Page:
[A repeat from October 21, 2018] In 1972, Donna and I took an extended honeymoon to Spain and Portugal. In Spain, we traveled around – sightseeing and attending the corridas of famed matador Diego Puerta in Madrid, Cordoba and Sevilla. And we took pictures galore. In Ayamonte Spain, I traded three ice cream cones for a photo of three little boys (“It’s okay – he’s a tourist” said the woman working the open air shop). Then there was the fishing boat where the six men were quick to pose following my request. And in Lisbon, we walked the gardens of Jeronimos Monastery. A gardener – wearing a black turtleneck and jeans – was suspended on a board over a large circular clock garden. Clipping flowers. He smiled, tipped his beret and posed. Snap. Snap. Snap.
Fast forward nearly 15 years. Donna and I returned to Spain and Portugal with our 10 year old daughter, and friends, Diane and David and their son Dave. Before leaving, I had the photograph assemblage mentioned above blown up to eight by tens.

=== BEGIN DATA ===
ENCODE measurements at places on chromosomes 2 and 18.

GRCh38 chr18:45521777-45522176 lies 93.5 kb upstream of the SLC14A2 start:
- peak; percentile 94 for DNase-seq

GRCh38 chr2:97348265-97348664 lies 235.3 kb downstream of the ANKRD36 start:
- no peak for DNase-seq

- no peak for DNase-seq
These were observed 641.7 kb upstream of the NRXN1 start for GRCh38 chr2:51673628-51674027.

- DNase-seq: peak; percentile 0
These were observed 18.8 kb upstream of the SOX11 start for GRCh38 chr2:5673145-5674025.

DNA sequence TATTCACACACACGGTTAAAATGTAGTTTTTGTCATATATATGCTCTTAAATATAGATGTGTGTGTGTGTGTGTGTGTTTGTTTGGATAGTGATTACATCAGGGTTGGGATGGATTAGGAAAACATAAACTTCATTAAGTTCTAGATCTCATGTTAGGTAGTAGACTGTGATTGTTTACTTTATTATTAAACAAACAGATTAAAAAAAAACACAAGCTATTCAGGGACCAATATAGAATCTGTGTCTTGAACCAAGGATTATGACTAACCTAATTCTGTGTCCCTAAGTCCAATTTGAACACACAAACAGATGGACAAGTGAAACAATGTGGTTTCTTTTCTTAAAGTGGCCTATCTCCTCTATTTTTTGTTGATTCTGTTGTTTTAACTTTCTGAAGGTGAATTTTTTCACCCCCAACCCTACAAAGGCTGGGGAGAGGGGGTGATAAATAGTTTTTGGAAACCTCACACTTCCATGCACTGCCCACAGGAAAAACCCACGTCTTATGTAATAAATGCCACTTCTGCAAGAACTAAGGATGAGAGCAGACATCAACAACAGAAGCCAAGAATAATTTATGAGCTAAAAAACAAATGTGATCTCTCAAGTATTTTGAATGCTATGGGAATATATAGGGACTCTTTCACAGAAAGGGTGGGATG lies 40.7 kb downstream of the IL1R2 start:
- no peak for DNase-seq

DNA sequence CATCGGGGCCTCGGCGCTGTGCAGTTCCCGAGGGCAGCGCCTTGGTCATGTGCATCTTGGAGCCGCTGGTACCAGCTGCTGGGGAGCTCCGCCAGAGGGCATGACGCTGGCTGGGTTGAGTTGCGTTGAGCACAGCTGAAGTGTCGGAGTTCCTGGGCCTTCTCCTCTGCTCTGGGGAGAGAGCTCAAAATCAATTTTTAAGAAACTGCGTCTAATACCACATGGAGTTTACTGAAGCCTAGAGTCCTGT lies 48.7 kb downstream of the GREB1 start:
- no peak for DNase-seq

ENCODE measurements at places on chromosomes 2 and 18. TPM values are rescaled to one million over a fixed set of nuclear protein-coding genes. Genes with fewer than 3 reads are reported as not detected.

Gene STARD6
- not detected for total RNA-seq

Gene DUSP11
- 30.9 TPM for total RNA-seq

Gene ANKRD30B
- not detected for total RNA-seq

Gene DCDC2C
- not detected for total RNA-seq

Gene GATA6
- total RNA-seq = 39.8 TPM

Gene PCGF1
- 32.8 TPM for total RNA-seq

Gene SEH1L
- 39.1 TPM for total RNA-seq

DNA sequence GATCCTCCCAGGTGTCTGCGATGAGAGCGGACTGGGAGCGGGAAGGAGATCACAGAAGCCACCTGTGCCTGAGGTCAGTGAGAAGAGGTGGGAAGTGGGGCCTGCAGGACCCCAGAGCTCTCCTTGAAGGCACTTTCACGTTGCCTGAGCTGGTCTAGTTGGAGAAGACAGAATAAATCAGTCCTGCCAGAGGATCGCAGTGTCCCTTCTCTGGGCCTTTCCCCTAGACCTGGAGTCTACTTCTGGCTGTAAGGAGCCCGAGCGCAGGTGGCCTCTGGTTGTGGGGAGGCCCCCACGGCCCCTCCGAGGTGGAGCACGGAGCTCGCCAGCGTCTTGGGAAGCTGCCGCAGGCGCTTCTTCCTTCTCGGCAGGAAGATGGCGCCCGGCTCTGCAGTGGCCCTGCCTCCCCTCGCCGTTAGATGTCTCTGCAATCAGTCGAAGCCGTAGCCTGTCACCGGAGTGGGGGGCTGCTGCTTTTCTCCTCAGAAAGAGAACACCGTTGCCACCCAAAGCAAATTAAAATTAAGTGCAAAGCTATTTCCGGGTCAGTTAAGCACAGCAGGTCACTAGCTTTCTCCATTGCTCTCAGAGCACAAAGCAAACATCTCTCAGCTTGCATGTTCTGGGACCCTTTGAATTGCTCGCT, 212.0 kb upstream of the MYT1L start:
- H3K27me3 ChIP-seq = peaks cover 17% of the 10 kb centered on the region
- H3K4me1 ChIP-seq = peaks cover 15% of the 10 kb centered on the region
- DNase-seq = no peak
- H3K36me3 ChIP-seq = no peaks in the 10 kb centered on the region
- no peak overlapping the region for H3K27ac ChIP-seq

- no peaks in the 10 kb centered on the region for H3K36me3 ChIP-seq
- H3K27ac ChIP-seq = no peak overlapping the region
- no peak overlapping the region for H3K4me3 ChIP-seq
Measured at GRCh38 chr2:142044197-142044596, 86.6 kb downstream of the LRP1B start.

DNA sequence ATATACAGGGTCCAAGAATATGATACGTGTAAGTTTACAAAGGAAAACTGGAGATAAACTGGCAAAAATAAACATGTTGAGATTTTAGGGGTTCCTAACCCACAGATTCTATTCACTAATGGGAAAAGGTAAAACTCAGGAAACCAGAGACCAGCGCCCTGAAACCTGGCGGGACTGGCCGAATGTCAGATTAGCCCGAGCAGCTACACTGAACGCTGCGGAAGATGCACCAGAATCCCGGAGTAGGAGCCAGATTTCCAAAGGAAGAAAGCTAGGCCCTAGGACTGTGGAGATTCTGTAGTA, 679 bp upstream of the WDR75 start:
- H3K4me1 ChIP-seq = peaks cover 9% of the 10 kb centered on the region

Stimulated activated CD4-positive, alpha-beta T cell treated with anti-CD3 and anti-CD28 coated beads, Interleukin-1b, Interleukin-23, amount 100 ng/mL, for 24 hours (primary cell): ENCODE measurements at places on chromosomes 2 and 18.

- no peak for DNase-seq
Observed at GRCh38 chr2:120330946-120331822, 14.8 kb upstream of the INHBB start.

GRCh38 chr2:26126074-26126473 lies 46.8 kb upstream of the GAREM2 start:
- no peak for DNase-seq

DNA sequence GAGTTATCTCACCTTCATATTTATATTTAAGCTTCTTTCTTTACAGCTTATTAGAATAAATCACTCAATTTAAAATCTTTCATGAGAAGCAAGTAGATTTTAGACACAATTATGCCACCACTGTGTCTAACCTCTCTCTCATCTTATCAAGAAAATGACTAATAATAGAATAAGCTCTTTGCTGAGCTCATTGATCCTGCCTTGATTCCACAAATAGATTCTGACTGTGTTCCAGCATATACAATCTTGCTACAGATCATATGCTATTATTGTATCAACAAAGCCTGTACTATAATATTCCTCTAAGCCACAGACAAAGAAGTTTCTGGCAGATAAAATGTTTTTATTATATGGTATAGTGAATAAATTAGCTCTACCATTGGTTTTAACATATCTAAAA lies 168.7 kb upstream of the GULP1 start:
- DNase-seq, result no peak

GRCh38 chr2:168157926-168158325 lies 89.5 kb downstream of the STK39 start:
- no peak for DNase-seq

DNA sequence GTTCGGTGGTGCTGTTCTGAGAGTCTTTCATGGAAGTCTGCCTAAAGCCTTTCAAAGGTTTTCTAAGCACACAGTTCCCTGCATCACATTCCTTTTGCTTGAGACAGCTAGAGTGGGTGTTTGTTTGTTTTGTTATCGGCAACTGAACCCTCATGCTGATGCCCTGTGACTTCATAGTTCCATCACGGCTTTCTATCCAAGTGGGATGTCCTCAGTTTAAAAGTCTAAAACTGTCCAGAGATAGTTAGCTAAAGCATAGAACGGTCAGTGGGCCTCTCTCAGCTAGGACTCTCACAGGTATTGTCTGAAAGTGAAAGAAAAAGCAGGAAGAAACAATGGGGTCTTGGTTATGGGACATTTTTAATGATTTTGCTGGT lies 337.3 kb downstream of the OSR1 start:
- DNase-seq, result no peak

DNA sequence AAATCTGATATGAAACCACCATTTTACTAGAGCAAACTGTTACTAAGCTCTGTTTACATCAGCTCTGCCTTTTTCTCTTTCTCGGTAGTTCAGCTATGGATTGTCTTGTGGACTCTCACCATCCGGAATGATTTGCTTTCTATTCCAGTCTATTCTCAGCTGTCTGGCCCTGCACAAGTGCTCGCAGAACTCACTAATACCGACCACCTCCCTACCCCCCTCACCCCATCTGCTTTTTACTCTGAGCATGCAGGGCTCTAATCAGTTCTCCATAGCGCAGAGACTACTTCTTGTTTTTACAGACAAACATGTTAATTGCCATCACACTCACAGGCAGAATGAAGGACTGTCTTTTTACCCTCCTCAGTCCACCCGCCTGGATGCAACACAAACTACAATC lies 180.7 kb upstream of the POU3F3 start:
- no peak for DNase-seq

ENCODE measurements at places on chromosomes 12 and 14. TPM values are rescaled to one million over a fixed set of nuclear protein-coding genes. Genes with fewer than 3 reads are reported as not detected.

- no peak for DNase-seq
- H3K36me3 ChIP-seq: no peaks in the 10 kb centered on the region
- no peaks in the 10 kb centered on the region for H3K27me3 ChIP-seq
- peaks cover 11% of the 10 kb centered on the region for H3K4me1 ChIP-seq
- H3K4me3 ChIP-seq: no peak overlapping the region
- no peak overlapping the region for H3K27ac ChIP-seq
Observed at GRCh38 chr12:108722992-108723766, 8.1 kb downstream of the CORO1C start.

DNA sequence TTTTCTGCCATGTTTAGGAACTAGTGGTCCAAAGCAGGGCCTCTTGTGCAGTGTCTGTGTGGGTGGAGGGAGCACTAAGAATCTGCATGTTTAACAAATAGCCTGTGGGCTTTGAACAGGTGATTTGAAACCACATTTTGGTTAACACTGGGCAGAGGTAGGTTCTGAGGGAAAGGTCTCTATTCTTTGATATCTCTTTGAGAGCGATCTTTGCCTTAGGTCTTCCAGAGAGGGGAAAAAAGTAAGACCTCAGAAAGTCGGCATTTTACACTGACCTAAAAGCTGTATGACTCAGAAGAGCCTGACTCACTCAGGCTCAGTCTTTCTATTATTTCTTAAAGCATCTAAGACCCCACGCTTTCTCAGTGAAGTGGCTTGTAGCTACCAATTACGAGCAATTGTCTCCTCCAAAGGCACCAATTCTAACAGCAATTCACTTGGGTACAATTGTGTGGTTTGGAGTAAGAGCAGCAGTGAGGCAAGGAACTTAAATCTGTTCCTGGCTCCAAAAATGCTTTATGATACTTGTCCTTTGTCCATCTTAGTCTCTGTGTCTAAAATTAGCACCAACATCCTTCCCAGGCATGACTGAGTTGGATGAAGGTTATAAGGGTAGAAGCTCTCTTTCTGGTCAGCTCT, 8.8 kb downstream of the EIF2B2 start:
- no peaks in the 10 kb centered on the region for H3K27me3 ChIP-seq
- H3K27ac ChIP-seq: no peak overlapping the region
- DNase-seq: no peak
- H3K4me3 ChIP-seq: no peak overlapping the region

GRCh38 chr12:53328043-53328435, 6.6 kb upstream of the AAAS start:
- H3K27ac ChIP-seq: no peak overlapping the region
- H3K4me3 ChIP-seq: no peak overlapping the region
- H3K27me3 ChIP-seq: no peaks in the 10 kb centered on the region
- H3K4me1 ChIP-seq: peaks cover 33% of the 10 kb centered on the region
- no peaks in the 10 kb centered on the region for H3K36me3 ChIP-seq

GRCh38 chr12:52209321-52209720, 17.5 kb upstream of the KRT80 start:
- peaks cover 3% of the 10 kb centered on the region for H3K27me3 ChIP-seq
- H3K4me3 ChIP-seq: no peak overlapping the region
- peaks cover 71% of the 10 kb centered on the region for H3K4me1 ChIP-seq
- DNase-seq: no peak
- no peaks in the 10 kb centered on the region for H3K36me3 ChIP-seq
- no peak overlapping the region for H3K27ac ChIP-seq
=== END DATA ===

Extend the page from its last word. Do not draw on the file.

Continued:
In Ayamonte, we went back to the same ice cream shop and I showed the same (now older) woman the photo of the three little boys. She gasped. And identified each one. She asked us to be at her store in the morning. And we were – greeted by a crowd. And the three little – now grown – boys. We gave each one an 8″ x 10″. One mother cried on seeing the photo as she had no pictures of her son as a little boy.
The fishing boats were gone – replaced by a small office of the Guardia Civil — the national police who sport the tri-cornered hat. An officer identified one fisherman as the father of Ayamonte’s head of Guardia Civil – who marched over. And began weeping when I gave him some 8″ x 10’s”. His father had died a few years before. He handed me his card – “if you ever need help in Spain, you call me.” I still have his card. . . . .
And in Jeronimos, we found the gardener — now in a drab gray uniform. Raking leaves. And three weeks from his retirement. He saw his photograph. And his eyes filled with tears. At his request, we buzzed through two rolls of Polaroid film taking pictures for our gardener friend – and each member of his entire gardening crew. We had memories. And made memories. . . . .